Thursday, April 23, 2015

Star Wars Celebration: A "Casual Fan's" Perspective

The Force is strong in this one!
 This last weekend, I attended Star Wars Celebration 7 at the Anaheim Convention Center.  Like some conventions, this one moves around from city to city every year, and it even reminds me of another Hasbro Toys –centric convention, [Transformers] Botcon.  Since this IS a movie year, and I don’t have a chance to go to this convention every year, I jumped at the chance to go to Star Wars Celebration, despite its VERY HEAFTY $150 price tag for 4 days… that’s almost San Diego Comic Con pricey, and that’s NOT even the highest rate a paying convention-goer can choose.   

The lovely Jedi Bunny at the AT-AT display. 

Before I go on, I would like to say that I am a very casual Star Wars fan, and my perceptions of the convention may be colored by that, but NOT only that.  I am also a very active cosplayer, and I love costumes and costuming communities, and Star Wars Celebration has plenty of that in both an official and fan-ran capacity.  I am going to compare it to other franchise-specific conventions that I am familiar with like Power Morphicon (PMC) for Power Rangers, Botcon (BC) for another Hasbro Product Transformers, and Gallifrey One (G1) for Doctor Who.  I am also going to compare it to Wondercon (WC) 2015, which seems unrelated thematically, but is very relevant in terms of practical considerations for a convention-goer since it takes place at the same convention center and takes place two weeks after.  I know a lot of convention-goers who were torn, and had to choose between these two because money does not grow on trees.  

Like PMC, BC, and G1, there is a lot of focus on the core franchise, and a smattering of related franchises in the exhibit hall, the cosplay, everything.  In the exhibit hall, there was a good number of large corporate sponsors, vendors, artists, and fan tables.  

Missed opportunity: NONE of these were named Mos Eisley's

There was a surprising amount of BARS in the exhibit hall alone.  There was a bar for each exhibit hall entrance, and a couple in the middle, and a few more next to the back exits.  To their credit, each bar served different kinds of drinks.  One specialized in different craft beers.  One served more mainstream beers.  Another served some cocktails.  Some even took requests and will serve not-so-virgin Shirley temples for the low-tolerance drinker.  Sadly, no theme bars until later in the evening at Club Cosplay, and that bartender was Chun-Li (still awesome though).  

What's as popular as holding one lightsabre in each hand at Star Wars Celebration?  Holding a drink in each hand!

Chun-Li bartending at the Star Wars Celebration Club Cosplay event?  It makes sense, somehow... either way, it's awesome!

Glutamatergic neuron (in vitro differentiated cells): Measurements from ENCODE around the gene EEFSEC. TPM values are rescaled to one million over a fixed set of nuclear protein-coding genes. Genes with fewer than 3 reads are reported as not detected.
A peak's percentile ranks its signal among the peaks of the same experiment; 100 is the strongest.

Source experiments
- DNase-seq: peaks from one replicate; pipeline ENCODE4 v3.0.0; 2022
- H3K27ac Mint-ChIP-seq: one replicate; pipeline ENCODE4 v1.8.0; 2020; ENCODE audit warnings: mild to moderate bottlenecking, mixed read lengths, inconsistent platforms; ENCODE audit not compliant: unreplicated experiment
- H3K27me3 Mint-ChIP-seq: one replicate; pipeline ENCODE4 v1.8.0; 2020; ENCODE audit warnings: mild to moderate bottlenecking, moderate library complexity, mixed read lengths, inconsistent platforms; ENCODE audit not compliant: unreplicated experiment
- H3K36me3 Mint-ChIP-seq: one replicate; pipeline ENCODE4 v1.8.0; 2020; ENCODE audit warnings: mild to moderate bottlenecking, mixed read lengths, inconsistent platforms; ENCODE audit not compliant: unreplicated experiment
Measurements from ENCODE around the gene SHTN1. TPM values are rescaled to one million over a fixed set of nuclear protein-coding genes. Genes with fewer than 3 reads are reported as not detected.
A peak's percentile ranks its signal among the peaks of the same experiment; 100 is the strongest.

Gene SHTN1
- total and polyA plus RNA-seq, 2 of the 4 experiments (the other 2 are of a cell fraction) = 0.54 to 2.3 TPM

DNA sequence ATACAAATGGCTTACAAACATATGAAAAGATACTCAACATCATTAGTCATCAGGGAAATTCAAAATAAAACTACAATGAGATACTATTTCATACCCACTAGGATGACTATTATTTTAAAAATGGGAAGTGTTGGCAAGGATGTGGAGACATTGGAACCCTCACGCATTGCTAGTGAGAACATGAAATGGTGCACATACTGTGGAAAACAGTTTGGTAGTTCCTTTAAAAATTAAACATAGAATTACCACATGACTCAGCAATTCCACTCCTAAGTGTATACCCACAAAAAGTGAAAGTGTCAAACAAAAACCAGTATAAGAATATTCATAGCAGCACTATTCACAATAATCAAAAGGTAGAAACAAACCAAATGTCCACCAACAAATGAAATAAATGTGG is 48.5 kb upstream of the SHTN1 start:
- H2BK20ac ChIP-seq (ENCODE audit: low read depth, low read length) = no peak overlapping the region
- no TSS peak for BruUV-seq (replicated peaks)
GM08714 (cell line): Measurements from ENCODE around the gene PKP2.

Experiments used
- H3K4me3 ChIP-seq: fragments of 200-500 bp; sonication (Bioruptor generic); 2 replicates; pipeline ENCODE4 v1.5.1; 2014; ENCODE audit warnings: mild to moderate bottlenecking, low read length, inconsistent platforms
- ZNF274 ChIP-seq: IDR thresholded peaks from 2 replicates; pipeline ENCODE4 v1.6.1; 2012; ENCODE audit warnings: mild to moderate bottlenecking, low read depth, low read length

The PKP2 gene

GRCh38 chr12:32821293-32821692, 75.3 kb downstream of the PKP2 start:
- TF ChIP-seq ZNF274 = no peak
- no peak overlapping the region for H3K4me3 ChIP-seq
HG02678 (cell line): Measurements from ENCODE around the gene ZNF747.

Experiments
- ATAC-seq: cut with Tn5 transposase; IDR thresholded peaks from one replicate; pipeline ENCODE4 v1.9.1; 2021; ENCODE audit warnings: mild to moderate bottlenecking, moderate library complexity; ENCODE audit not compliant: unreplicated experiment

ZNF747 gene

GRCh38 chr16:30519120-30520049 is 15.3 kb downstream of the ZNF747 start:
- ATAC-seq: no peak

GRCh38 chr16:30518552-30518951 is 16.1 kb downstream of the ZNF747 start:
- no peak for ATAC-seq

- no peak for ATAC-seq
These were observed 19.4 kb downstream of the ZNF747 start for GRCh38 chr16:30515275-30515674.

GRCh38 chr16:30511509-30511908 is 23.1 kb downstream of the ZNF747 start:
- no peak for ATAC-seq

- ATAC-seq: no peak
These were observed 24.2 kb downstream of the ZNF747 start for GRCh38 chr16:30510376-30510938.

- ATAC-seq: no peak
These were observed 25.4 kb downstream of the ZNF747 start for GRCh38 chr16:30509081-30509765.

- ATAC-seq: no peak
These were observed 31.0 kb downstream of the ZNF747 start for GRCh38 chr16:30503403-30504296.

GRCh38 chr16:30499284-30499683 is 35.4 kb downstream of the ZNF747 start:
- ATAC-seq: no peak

Anyway, back to the con....

The corporate sponsors booth seem to dominate the foreground of the exhibit hall, with large, awesomely flashy booths.  These are like the DC and Marvel, or Hasbro and Mattel booths at San Diego Comic Con.  There are plenty of neat things to see and take pictures with like statues, toys, or video game footage.  There was at least one video game gigantic booth, and it was for the new Star Wars Battlefront game.  There was always a long time around that booth, and the traffic bottle-necked at those places.  There were at least two different and separate Lego Star Wars booths, plus the Lego Store Booth, and those have fun interactive things to do instead of just looking at life-sized Lego sculptures and toy exhibits.   
Slideshow Collectible's R2-D2 after some creative fans were done with 'em!

"A pink R2 unit taking a selfie?! I'm done!"

There was a good number of merchandising booths, though these seem to be the typical convention merchandise fare, with a new more extra Star Wars products like awesome comics (including the blank covers, so the artists can sketch on ‘em) and posters.  They also carried typical nerdy products like the ones everyone seems at SDCC, WC, and around a third of these merchants have booths at Frank and Sons collectibles as well.  

Hasbro's New Corporate Mascot: Furbacca!

There were a lot of smaller specialized or smaller corporate booths as well that sell Star Wars-specific stuff,  that are pretty nice.  They have everything from Star Wars-themed cupcakes, Star Wars inspired clothes and luggage, to Star Wars-inspired portable chargers and vinyl figures.  There was even a booth that sells only Star-Wars-inspired bubble products like light sabre bubble wands and an R2D2 bubble blower.

R2-D2 Bubble Machine!
The artist and small press alley is relatively small, compared to the size of the convention, but it’s there. 
There were also a lot of fan group-ran booths, and those were the more impressive parts of the convention because they are not as common in other conventions.  A lot of these fan booths, which were much larger than fan tables in other conventions, have  large elaborate set pieces to take pictures with. 

There were life-sized cantina rooms (where there were, no doubt, plenty of “who shot first?” pictures were taken), control rooms (with light up panels), and prison cells (with other criminals in Carbonite and “light up” bars using the same retro-reflective strips I use.  There were green screen, backdrop photo ops too, each with costumed and enthusiastic fans ready to liven up your pics with their awesome costumes.  There were also the larger set pieces like a 20-foot tall AT-AT, a life-sized scout walker, a Han Solo in Carbonite, an imperial throne room (with imperial guards and sometimes an Emperor Palpatine cosplayer) a life-sized Rancor (complete with giant ribs you can pick up and hold).